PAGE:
Air Transport World

Following the signal; the winds of change continue to blow over Allied-Signal subsidiary, engine maker Garrett. (Allied-Signal Aerospace Co.'s Garrett Aerospace Div.)

Aircraft-engine manufacturers today are like gutsy, punchdrunk prizefighters who take hits but keep coming. Garrett Engine Division, part of Allied Signal Aerospace, has taken its fair share of knocks recently.

The manufacturer of regional and corporate-aircraft engines first had to furlough more than 10% of its 4,300-strong work force due to the economic climate.

Then, Brazilian aircraft manufacturer Embraer delayed full-scale production on its 19-seat twin-pusher-prop CBA-123 for a year. Garrett Engine Division's TPF351-20 powers the CBA-123.

Sister division Garrett General Aviation Services had its share of headaches, too, when FAA grounded all TFE731-9B-powered Dassault Falcon 900 corporate jets in the wake of the failure of two -5B gearboxes on the same Falcon 900B. Garrett is developing special gearbox retrofit kits for 21 Falcon 900Bs.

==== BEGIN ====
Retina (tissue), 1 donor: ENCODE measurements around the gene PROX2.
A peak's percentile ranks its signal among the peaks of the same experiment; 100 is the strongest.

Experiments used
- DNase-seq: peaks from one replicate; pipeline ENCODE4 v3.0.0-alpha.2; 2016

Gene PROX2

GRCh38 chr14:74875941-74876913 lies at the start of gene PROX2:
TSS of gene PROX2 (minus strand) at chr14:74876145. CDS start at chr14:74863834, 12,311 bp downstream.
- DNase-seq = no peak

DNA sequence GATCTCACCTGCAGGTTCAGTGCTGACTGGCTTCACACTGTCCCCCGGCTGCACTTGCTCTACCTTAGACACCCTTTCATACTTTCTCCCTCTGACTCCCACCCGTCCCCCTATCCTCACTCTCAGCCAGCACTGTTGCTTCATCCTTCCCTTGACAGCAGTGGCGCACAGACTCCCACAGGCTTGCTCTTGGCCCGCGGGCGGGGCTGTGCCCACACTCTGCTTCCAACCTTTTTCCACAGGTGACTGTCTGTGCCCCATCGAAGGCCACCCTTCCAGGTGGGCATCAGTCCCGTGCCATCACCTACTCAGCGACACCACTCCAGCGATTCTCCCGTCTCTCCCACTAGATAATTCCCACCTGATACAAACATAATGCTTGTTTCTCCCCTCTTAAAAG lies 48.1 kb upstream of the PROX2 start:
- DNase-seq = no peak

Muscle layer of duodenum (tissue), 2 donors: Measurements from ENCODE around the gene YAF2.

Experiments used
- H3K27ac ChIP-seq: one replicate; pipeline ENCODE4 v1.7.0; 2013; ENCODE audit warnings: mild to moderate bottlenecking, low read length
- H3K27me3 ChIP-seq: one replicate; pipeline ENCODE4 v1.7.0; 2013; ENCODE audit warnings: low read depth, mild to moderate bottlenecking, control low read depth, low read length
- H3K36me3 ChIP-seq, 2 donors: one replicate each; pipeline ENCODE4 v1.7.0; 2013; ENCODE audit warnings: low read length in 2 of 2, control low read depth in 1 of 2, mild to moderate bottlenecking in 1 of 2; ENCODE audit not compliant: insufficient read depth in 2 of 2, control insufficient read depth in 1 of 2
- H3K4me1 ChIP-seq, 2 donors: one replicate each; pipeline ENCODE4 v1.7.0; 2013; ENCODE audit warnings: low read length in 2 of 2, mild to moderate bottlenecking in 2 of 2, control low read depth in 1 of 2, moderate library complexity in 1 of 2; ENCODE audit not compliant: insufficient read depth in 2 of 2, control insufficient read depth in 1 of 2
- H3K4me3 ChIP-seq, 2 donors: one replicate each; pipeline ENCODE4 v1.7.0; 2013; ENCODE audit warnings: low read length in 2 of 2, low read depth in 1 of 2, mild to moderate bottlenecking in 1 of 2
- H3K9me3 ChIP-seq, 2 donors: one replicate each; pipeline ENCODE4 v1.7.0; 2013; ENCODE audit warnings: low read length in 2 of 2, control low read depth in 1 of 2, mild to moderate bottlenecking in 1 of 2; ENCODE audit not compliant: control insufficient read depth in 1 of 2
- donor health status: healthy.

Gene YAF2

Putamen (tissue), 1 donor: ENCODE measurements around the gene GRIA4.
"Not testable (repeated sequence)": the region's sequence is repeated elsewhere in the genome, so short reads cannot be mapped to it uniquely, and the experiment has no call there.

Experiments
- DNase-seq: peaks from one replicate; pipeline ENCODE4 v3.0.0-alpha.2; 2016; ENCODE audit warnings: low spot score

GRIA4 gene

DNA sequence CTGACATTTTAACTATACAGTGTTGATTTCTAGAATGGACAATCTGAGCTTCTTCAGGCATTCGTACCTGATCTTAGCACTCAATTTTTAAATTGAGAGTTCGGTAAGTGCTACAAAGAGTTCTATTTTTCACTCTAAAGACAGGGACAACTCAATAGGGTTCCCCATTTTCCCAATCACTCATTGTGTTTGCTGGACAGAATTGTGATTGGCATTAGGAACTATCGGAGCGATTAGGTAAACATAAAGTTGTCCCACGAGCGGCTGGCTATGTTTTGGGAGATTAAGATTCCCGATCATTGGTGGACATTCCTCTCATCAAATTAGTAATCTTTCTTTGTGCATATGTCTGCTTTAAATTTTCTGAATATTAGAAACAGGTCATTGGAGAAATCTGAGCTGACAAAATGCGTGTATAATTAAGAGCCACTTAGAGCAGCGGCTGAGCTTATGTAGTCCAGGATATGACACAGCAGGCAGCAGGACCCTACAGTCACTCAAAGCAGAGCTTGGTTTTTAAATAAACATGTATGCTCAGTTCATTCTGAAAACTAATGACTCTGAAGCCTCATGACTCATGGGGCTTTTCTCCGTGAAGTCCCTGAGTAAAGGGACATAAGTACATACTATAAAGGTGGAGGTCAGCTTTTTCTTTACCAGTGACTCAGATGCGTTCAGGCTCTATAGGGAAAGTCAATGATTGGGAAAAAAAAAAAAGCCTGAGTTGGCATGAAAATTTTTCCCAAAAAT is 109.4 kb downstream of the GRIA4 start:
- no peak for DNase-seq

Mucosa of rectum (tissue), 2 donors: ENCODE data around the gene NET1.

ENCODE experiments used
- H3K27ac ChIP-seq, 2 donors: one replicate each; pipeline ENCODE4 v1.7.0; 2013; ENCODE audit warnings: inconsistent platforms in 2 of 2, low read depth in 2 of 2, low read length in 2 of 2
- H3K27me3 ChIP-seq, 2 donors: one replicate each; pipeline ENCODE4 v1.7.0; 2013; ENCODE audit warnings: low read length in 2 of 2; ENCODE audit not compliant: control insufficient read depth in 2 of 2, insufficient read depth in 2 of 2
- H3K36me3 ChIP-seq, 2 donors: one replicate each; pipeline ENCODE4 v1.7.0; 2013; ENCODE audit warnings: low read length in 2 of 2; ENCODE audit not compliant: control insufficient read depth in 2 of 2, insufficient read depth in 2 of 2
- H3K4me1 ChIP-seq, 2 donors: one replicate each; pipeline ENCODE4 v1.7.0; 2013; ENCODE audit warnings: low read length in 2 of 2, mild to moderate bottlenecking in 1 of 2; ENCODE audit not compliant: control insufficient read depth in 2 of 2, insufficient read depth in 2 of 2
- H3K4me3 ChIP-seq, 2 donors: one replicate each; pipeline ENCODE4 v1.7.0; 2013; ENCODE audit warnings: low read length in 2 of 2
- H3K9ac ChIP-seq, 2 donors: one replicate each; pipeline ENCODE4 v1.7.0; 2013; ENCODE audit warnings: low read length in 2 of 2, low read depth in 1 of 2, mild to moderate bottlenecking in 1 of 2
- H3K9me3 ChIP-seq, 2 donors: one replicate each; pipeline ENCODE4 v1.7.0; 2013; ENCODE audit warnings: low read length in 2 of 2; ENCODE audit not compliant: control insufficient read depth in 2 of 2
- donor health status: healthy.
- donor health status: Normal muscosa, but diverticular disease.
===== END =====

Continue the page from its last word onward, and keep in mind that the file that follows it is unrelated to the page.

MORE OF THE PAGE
If that isn't enough, parent Allied-Signal just announced the merger of the Engine Division with the General Aviation Services Division, one of five divisions in the overall Engine Group responsible for product support, repair and overhaul of Garrett engines. The move is part of a major restructuring effort to "de-layer" Allied Signal's bloated bureaucracy.

The new unit will be organized into four business segments, with three of the segments focused on markets in business aircraft, regional airlines and military aircraft. The fourth segment comprises the unit's aviation services support operations.

The announcement is part of Allied-Signal's previously announced plan to eliminate 5,000 management positions and some additional production workers, and revise strategies of several business units. …

Log in to your account to read this article – and millions more.